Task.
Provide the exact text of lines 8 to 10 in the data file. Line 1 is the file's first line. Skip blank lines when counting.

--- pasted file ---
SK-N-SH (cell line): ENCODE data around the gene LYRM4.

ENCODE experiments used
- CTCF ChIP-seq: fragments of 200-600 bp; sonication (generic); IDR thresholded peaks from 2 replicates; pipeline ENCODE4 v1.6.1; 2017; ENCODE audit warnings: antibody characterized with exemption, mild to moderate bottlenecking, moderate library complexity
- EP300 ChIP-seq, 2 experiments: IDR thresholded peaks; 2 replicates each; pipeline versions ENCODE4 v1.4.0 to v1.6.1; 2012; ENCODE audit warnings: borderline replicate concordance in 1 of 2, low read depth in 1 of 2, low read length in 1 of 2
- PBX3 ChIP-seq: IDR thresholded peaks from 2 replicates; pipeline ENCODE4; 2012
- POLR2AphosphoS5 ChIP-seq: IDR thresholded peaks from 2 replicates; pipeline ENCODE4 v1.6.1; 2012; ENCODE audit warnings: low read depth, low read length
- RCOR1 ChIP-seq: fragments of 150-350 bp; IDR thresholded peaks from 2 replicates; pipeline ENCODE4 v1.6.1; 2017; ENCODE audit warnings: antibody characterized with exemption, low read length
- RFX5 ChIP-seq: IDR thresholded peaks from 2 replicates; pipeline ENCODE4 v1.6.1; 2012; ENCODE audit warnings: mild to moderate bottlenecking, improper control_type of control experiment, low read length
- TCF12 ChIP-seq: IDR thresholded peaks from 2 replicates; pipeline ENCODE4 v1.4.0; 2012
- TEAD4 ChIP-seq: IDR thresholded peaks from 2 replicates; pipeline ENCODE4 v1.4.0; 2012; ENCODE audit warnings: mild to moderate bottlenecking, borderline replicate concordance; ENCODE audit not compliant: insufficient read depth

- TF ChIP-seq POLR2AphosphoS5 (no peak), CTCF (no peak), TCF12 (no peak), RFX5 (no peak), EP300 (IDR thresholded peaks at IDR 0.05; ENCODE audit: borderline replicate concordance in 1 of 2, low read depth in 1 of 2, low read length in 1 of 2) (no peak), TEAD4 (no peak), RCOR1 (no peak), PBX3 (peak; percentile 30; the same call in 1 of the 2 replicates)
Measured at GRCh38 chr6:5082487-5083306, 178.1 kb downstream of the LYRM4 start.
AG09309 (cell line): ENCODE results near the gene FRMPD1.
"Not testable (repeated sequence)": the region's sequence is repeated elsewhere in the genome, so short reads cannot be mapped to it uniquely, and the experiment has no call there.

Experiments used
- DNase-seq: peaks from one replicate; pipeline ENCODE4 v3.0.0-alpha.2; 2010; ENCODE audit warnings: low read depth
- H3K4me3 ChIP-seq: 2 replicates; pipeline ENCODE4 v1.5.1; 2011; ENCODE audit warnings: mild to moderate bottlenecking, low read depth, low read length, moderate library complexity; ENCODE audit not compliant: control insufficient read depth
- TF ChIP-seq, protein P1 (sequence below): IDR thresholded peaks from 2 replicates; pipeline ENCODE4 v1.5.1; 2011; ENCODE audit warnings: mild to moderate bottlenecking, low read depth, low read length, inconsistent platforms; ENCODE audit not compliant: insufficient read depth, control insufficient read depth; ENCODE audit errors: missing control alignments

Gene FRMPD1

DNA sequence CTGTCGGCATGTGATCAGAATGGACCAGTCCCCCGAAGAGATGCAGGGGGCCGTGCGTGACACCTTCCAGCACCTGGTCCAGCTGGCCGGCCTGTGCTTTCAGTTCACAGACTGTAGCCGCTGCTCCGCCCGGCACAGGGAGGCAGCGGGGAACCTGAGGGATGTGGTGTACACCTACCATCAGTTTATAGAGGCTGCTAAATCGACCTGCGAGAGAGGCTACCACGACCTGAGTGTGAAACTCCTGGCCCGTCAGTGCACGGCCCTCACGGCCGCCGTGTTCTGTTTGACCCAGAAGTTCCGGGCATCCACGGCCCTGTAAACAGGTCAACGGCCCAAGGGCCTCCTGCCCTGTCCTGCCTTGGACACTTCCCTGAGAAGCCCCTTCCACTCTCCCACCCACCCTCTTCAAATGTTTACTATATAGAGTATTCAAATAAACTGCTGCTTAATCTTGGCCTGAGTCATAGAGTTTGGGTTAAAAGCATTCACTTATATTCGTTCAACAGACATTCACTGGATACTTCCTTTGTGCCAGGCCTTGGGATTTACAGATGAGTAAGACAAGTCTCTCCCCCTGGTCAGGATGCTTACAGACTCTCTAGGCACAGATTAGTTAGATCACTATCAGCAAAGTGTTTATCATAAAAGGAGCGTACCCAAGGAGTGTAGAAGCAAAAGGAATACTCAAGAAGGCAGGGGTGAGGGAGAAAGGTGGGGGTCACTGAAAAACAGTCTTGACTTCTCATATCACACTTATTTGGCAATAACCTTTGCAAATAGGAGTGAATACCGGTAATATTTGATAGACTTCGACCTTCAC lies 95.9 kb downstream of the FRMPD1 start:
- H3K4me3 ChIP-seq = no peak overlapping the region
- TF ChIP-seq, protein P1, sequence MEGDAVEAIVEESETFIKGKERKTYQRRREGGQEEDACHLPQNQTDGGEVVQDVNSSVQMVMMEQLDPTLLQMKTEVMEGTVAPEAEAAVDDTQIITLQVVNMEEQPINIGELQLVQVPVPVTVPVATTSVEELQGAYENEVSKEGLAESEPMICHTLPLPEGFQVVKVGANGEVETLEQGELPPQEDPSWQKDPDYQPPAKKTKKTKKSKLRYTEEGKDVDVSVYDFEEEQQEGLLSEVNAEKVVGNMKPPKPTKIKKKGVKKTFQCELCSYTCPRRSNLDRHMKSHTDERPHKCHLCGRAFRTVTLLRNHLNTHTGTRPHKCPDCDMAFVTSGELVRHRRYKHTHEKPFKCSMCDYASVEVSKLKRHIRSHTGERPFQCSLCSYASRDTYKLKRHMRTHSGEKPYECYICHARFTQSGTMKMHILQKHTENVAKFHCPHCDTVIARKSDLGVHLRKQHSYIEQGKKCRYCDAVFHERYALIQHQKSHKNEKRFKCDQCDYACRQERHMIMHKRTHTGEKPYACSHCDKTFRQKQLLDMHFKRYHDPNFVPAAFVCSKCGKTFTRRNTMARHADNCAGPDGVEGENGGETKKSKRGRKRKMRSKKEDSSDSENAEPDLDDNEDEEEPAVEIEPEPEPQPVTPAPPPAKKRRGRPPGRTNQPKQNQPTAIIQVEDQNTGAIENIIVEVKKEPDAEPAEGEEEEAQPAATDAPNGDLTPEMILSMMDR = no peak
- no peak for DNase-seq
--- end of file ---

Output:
- RFX5 ChIP-seq: IDR thresholded peaks from 2 replicates; pipeline ENCODE4 v1.6.1; 2012; ENCODE audit warnings: mild to moderate bottlenecking, improper control_type of control experiment, low read length
- TCF12 ChIP-seq: IDR thresholded peaks from 2 replicates; pipeline ENCODE4 v1.4.0; 2012
- TEAD4 ChIP-seq: IDR thresholded peaks from 2 replicates; pipeline ENCODE4 v1.4.0; 2012; ENCODE audit warnings: mild to moderate bottlenecking, borderline replicate concordance; ENCODE audit not compliant: insufficient read depth